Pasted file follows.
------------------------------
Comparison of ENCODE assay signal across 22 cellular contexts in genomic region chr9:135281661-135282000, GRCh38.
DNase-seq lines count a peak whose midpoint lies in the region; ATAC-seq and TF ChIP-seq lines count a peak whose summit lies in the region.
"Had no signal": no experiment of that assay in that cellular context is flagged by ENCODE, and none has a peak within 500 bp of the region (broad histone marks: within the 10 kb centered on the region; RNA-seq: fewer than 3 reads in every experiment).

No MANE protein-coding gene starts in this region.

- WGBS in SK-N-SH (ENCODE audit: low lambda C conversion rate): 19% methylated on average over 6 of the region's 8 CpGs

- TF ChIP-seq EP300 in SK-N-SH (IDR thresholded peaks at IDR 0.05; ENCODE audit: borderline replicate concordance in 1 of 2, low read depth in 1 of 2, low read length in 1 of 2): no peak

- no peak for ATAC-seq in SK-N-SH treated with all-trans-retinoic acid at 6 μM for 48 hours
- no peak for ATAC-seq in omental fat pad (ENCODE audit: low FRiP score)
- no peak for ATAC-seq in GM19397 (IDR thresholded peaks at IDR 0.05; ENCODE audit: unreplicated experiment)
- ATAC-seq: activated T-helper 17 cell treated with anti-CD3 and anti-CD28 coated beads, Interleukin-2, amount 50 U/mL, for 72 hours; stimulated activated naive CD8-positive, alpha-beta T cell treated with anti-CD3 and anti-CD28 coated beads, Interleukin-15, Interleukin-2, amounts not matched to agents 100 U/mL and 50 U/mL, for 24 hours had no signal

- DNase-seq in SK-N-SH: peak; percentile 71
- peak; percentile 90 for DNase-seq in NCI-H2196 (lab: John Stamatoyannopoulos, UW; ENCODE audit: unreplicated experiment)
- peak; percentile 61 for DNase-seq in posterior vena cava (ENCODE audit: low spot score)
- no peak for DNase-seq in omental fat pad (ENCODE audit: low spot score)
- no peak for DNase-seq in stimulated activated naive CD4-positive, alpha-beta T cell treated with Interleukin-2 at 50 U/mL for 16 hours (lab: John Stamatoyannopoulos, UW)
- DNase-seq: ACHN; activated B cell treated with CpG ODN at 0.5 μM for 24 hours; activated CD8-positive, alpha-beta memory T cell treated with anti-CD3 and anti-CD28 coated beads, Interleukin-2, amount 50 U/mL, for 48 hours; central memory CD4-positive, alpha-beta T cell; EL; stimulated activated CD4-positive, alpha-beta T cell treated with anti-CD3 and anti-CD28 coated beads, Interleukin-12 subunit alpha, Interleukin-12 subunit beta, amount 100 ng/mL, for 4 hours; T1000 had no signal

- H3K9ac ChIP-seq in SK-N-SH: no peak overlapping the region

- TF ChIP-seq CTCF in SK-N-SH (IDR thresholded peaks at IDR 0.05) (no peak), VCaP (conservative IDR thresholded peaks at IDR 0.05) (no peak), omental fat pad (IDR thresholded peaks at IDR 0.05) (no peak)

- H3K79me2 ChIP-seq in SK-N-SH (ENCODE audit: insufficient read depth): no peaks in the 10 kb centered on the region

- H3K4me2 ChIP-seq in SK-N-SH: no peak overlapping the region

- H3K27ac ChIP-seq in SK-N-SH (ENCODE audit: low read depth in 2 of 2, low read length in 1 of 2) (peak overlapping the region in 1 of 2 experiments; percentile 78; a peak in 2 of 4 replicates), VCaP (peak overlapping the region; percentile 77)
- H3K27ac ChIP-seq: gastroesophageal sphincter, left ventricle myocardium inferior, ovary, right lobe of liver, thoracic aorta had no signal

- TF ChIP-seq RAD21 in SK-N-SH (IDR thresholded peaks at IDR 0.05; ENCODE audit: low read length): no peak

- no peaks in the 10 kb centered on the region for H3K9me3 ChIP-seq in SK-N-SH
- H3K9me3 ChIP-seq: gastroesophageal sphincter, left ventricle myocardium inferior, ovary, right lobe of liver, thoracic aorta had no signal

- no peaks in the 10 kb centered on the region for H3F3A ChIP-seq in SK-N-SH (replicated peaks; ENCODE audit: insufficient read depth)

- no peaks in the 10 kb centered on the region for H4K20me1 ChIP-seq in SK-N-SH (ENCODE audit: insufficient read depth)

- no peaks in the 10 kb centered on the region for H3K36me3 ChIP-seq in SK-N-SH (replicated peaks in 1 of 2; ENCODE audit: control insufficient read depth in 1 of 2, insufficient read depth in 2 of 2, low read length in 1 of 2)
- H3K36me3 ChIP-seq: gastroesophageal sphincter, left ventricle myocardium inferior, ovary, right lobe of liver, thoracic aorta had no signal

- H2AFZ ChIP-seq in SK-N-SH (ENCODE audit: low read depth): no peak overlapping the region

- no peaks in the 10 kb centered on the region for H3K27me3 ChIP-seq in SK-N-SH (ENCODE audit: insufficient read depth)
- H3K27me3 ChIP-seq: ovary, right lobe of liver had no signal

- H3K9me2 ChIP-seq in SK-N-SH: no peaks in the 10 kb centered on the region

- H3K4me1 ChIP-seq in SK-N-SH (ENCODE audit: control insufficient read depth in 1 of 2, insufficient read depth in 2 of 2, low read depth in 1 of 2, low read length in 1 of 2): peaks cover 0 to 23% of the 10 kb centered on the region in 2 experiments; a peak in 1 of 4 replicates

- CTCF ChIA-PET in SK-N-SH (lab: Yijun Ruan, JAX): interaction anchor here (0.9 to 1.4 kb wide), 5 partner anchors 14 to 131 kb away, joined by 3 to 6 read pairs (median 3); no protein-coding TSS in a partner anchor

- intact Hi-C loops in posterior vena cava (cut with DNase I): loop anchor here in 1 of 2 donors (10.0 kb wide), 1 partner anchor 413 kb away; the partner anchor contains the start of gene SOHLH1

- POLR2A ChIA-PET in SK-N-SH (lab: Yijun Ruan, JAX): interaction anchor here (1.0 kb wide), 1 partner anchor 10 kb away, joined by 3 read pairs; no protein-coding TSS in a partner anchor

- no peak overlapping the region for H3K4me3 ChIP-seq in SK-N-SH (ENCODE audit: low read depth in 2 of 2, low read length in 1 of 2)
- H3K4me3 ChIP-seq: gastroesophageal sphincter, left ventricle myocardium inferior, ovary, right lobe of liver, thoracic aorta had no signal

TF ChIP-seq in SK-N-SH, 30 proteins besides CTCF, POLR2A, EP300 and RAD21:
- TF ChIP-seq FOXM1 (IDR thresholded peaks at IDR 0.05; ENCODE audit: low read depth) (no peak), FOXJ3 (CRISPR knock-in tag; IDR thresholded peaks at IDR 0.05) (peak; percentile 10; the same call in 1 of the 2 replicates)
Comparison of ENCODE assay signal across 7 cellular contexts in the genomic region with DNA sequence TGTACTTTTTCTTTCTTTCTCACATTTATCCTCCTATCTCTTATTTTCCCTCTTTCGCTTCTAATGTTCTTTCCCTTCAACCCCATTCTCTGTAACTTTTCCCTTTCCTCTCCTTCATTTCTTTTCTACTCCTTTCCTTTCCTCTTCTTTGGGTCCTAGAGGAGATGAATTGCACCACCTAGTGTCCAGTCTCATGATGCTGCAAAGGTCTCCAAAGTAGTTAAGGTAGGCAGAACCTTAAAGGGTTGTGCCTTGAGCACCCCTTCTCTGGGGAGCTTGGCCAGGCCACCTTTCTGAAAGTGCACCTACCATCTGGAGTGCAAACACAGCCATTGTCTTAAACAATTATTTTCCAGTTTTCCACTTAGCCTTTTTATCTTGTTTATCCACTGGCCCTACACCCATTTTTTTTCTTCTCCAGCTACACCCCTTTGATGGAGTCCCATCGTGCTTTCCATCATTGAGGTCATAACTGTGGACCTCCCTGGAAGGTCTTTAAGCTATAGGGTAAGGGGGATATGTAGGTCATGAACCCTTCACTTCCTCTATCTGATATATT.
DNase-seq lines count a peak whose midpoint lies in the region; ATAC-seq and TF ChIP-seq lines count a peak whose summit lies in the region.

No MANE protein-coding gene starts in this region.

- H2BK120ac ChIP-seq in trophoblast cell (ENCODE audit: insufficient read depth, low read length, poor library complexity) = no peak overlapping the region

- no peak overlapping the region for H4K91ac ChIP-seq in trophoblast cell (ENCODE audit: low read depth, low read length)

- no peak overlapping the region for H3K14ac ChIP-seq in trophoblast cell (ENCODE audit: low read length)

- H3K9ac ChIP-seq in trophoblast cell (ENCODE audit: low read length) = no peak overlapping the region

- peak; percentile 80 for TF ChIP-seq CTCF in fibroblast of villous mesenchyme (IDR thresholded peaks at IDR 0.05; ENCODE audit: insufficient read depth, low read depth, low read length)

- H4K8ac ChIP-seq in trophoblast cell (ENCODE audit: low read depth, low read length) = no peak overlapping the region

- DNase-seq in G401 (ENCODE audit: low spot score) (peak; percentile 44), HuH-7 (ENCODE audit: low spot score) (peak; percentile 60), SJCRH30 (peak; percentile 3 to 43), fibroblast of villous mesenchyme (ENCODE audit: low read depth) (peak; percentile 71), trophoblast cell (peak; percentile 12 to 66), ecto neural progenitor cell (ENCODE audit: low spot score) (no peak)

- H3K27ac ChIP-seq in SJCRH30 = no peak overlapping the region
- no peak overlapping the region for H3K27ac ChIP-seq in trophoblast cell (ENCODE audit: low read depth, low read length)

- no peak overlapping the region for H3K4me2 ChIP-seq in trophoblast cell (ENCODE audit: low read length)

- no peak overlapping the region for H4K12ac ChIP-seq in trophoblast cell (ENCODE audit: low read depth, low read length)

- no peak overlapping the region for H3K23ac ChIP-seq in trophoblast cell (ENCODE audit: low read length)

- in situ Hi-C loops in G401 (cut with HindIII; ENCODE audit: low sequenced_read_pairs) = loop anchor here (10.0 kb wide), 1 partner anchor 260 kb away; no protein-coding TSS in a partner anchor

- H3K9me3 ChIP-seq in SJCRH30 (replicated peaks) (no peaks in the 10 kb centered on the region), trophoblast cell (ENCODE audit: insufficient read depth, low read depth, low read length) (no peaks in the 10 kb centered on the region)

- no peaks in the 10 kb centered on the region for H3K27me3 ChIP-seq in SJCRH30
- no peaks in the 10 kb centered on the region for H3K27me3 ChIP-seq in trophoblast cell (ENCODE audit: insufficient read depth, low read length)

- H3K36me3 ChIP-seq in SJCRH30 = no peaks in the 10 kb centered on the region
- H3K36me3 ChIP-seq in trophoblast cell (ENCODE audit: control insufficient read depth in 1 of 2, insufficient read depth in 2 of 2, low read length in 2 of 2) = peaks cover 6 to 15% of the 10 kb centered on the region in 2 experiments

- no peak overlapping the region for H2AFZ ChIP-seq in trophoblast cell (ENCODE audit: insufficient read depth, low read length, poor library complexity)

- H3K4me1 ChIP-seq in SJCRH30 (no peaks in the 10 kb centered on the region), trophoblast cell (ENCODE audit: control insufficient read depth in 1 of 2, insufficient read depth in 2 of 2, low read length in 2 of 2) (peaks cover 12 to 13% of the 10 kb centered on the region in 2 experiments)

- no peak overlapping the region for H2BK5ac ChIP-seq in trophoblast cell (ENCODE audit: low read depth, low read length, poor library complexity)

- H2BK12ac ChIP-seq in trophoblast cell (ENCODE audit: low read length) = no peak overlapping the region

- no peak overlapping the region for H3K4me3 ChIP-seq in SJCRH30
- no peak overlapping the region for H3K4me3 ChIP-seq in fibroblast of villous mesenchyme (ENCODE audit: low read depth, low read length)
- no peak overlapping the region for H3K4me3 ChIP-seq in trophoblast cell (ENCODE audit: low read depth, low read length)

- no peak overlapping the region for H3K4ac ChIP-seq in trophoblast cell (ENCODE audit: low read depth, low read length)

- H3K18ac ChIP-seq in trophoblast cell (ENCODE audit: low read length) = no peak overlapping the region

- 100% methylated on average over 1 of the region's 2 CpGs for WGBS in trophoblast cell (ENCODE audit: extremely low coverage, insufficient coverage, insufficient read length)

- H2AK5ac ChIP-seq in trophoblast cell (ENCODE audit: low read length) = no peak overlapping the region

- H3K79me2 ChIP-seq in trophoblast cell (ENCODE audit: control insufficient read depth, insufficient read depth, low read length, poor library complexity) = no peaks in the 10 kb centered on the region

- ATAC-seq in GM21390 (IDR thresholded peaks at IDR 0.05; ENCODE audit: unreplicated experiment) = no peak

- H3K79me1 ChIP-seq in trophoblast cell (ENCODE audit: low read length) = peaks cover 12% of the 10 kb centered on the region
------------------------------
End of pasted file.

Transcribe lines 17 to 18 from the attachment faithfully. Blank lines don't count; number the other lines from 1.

- H3K9ac ChIP-seq in SK-N-SH: no peak overlapping the region

- TF ChIP-seq CTCF in SK-N-SH (IDR thresholded peaks at IDR 0.05) (no peak), VCaP (conservative IDR thresholded peaks at IDR 0.05) (no peak), omental fat pad (IDR thresholded peaks at IDR 0.05) (no peak)